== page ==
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Old 01-31-2011, 09:28 PM   #1
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Some more shed building questions.


I am going to insulate and drywall this shed and heat it with a small woodstove. I will use T111 siding on the outside and am thinking about maybe a metal roof but am unsure. The ceiling trusses for the most part will not have cross beams. I think I will probably put them for the first 4 feet in the front and put a small loft storage area in. I feel like I can build the frame, put up siding, and drywall no problem but am getting lost in some of the details. I checked with my township about building permits and won't need one because of the small square footage. Here are some of my concerns/questions.

I plan on building it on 6x6 pressure treated skids. I would just lay the skids on the ground but don't want the ground to shift from frost and crack my drywall up. I am considering putting these on cement piers that I pour inside of cardboard sonotubes below the frost line. I'm not sure how to attach the 6x6 skids to the piers. I don't know if I would lay the 6x6 skids on top or put a 6x6 vertically in the tube and attach that to the skid maybe with mending plates.

I want to insulate the floor. I am thinking that maybe I could build the floor on 2 x6 floor joists. Then put something like a furring strip 2 inches down in between the 2x6s and lay 2 inch rigid foam between them. Then lay the subfloor on top. Does this sound like an okay way to insulate the floor? Would I need to put something under the rigid foam or could it just be exposed underneath? I think I had read that mice will chew that rigid foam but then couldn't validate this anywhere.

To insulate the walls and ceiling (the roof will be unvented) I am looking for something with a degree of noise reduction. I'm not trying to sound proof this shed but I thought if possible I would insulate with something like Green Fiber that will reduce sound by 90%. Seemed better than fiberglass bats because of the mold resistance. It would be nice to be able to play some music without bothering anyone late at night. Then I was thinking that sound is just going to lost through the wall vents anyways so I don't know if it's worth it to worry about this unless there is a wall vent out there that won't just let noise escape.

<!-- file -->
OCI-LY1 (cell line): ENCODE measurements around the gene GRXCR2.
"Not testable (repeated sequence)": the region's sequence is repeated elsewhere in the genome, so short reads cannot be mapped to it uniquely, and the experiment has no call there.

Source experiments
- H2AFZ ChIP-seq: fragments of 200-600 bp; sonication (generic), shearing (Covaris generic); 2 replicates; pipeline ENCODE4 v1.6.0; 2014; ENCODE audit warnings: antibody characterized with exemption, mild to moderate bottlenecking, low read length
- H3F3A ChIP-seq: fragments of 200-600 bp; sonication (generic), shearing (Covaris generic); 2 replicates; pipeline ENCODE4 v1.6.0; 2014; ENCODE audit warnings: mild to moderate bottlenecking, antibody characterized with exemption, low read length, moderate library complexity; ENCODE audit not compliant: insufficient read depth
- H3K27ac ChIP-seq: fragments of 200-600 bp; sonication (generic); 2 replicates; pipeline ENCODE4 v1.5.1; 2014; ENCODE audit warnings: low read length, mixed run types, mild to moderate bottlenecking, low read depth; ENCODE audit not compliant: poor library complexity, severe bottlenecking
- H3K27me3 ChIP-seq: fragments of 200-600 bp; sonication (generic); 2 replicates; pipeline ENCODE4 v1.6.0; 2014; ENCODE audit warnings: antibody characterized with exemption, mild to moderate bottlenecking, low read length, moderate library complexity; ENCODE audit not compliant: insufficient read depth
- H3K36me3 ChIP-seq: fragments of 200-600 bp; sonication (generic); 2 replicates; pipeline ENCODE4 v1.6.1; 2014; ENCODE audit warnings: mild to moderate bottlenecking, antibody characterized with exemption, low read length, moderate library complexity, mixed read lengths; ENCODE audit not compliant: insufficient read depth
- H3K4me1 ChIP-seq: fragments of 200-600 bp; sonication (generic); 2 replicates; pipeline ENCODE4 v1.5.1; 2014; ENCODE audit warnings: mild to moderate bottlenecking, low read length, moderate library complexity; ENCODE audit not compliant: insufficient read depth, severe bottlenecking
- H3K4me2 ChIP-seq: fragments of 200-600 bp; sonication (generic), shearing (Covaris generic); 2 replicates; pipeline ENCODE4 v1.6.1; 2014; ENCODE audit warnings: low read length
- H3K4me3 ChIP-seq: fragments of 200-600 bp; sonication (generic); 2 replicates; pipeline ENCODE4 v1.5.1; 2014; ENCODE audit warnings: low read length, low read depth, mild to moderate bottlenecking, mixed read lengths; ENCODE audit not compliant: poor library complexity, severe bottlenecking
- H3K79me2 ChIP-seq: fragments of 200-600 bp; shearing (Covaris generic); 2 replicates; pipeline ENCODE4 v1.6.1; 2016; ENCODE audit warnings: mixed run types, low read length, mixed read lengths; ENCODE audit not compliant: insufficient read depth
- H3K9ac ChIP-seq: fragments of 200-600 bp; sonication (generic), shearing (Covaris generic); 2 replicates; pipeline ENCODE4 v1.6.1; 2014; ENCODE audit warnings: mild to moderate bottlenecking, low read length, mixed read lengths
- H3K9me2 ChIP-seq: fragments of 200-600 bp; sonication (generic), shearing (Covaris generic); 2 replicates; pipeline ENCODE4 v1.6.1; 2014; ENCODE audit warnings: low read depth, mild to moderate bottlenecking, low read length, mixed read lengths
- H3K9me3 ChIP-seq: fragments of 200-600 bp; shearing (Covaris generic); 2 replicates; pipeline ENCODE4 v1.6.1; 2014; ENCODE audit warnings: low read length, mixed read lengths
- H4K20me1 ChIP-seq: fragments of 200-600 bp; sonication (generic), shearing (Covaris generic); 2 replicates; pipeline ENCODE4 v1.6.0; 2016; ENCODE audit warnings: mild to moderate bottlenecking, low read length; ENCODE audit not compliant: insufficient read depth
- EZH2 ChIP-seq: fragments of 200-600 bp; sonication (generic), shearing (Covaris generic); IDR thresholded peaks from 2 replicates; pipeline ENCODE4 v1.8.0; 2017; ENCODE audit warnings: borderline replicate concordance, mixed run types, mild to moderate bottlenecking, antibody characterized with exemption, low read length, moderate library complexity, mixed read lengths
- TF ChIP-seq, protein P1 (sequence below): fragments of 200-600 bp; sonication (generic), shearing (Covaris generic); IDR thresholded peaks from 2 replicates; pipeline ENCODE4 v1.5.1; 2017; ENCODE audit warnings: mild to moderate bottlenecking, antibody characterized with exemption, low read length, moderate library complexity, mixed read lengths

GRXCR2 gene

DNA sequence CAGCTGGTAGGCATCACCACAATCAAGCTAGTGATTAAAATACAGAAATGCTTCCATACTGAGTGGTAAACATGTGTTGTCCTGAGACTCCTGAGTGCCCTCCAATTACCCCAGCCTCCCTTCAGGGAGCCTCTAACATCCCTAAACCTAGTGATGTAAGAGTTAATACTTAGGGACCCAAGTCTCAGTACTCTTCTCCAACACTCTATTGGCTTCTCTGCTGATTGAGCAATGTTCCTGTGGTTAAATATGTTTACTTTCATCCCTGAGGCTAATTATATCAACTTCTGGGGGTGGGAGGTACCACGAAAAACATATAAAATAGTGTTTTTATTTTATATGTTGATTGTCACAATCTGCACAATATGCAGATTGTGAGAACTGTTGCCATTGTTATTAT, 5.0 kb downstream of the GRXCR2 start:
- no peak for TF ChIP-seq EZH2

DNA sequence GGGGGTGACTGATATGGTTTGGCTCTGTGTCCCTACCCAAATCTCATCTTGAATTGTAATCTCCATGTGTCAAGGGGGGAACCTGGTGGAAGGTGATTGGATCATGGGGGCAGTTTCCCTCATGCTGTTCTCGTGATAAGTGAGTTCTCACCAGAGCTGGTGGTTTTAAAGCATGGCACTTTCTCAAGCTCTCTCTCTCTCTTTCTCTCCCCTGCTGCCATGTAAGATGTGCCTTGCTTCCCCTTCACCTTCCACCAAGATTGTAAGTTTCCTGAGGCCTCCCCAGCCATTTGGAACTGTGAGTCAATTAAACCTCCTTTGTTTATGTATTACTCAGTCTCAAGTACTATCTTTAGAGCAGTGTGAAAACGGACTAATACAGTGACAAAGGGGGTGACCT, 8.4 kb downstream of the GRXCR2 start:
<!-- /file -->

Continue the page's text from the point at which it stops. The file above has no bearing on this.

I have read both that you need a moisture or vapor barrier and that you don't. Some people say you have to have it and some people say that it will trap more moisture. If I do need one I don't know anything about them.

I have had trouble getting pictures to work. I will post links.










http://www.flickr.com/photos/59011068@N04/5406492002

http://www.flickr.com/photos/59011068@N04/5406492070

http://www.flickr.com/photos/59011068@N04/5405885541

http://www.flickr.com/photos/59011068@N04/5405885737

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Old 02-01-2011, 07:06 AM   #2
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Some more shed building questions.


I'd install standoffs on the concrete so the wood was not in contact with the masonary.
I'd plywood(pressure treated) the bottom of the floor to keep critters out.
I would slope the ground away from the shed so water doesn't pool under it.
Ron

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Old 02-01-2011, 08:09 AM   #3
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Some more shed building questions.


Sounds like it's going to be a nice little shed, but you may want to double check your building code requirements. Around here it's not so much the size of the building that determines if a permit is required, but rather the fact that it is built on skids and therefore considered moveable. Once you attach it to some kind of foundation, or piers in your case, the requirements may indeed change.
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Old 02-01-2011, 08:46 AM   #4
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Some more shed building questions.


Is this what you mean by a standoff?

http://www.homedepot.com/h_d1/N-5yc1...atalogId=10053

I didn't see any for 6x6's that looked like they would be embedded in wet cement. Are 6x6's overkill? I won't be keeping any heavy equipment in here. Would 4x4's be good enough? 4 x4 x 16s are easier to find (along with being a lot cheaper) than 6 x6 x 16s.